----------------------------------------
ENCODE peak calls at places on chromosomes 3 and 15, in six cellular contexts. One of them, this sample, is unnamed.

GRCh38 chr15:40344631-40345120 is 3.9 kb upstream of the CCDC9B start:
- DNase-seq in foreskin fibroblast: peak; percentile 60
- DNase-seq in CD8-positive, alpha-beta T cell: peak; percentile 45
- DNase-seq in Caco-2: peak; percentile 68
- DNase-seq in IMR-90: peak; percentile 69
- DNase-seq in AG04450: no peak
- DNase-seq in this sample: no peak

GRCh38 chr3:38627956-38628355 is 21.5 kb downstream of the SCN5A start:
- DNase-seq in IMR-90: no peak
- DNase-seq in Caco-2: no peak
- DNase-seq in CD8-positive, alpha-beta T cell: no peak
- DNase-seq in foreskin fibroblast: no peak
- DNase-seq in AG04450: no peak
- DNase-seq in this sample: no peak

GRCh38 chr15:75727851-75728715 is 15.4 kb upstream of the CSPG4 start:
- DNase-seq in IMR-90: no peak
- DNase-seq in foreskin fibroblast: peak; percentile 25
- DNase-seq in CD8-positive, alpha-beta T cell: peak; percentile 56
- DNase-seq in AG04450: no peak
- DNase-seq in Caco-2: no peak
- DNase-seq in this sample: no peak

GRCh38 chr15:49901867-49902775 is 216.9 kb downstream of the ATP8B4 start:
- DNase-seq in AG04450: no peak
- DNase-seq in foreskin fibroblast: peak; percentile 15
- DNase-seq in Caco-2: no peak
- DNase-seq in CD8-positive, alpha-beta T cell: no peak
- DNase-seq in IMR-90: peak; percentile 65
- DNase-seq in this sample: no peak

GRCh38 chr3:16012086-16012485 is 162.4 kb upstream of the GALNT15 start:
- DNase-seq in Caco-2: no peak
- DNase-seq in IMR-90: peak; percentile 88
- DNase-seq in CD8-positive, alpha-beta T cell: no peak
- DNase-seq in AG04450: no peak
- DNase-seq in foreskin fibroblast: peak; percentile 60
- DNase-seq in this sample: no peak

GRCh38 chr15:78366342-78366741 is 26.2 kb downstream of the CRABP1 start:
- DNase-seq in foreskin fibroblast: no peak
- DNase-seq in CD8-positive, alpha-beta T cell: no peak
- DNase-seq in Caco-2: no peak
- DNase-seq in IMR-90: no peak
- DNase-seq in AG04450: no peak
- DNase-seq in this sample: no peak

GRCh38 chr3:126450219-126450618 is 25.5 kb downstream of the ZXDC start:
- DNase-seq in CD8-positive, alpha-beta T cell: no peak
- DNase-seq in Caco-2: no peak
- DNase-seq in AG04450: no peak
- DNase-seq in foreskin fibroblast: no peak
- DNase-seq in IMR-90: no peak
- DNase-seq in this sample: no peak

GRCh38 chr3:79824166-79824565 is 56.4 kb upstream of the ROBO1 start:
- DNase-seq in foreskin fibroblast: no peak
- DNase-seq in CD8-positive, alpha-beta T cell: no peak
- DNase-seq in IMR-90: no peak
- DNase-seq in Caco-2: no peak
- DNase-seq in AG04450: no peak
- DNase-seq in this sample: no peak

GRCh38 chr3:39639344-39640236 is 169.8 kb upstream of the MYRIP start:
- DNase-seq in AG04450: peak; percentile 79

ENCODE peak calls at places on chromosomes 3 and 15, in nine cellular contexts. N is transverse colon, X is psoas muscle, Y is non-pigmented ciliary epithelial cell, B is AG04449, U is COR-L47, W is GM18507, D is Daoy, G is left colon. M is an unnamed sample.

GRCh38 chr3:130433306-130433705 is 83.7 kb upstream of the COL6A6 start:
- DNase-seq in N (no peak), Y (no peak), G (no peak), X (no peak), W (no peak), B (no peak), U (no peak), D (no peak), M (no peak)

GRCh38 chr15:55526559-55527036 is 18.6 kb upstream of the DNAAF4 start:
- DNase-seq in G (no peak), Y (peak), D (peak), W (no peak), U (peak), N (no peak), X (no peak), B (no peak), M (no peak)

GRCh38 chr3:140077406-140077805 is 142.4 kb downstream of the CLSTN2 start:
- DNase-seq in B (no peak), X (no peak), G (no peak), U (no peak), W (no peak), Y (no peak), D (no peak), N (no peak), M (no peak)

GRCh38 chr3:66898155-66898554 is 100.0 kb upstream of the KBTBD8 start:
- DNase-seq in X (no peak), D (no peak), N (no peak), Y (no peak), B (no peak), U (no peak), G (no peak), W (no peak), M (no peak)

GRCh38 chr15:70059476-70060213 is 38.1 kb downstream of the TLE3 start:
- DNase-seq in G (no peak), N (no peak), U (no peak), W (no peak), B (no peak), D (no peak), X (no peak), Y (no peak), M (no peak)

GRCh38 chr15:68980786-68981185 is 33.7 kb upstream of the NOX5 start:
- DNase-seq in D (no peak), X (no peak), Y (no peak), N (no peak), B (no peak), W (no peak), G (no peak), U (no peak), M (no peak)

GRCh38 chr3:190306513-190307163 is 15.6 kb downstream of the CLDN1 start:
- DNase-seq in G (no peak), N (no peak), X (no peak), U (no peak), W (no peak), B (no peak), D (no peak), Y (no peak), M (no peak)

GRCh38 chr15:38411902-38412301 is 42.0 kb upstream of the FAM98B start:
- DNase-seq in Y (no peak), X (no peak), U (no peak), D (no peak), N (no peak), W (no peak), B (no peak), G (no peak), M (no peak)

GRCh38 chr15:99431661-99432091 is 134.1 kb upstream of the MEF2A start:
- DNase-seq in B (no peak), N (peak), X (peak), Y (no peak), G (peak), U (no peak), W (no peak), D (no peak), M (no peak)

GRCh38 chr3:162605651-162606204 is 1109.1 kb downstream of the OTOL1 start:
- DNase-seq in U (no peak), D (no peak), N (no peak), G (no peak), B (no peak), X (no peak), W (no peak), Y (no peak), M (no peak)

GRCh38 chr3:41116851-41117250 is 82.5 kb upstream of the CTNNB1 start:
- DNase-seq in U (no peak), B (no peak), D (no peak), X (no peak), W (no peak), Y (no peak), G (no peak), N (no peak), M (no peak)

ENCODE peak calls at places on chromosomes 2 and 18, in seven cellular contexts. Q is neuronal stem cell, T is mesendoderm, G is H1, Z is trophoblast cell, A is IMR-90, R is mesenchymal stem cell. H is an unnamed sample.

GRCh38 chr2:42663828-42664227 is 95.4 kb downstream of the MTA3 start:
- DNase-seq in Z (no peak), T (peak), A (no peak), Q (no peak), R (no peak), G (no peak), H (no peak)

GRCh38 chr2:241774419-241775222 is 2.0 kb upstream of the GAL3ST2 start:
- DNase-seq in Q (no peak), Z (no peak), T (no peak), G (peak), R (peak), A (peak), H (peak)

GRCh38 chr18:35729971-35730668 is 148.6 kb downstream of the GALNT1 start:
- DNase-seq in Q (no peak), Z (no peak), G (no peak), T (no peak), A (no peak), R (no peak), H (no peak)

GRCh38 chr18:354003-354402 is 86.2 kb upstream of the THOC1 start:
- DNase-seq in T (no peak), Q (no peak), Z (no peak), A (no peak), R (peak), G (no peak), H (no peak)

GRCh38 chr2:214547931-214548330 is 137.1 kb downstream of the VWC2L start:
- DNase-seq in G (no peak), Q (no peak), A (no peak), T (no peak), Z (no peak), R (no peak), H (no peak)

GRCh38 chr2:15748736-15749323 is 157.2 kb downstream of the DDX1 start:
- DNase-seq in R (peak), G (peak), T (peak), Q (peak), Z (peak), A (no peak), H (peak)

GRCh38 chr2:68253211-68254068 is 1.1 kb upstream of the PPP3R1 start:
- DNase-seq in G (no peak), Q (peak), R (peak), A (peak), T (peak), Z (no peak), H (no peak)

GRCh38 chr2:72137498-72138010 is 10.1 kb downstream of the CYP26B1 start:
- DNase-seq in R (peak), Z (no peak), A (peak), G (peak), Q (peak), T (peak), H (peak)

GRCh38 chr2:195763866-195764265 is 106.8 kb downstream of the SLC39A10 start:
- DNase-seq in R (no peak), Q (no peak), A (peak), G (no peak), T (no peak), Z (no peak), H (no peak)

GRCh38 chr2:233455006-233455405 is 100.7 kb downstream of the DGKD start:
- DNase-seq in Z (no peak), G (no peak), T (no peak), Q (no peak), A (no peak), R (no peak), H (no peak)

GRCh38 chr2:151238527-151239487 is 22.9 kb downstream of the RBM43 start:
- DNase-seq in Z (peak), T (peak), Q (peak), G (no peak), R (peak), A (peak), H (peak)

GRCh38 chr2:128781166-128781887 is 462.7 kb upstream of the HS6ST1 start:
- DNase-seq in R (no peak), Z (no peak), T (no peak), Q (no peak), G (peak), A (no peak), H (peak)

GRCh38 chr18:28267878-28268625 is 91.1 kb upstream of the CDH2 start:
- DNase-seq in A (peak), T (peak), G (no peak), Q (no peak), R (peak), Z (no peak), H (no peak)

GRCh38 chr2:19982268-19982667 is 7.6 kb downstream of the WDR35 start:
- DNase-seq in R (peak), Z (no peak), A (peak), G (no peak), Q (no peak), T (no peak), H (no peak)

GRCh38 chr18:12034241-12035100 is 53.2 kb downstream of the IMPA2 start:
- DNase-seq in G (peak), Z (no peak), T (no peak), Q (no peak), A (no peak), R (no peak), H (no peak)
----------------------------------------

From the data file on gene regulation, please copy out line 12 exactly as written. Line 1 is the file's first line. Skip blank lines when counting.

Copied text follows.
- DNase-seq in CD8-positive, alpha-beta T cell: no peak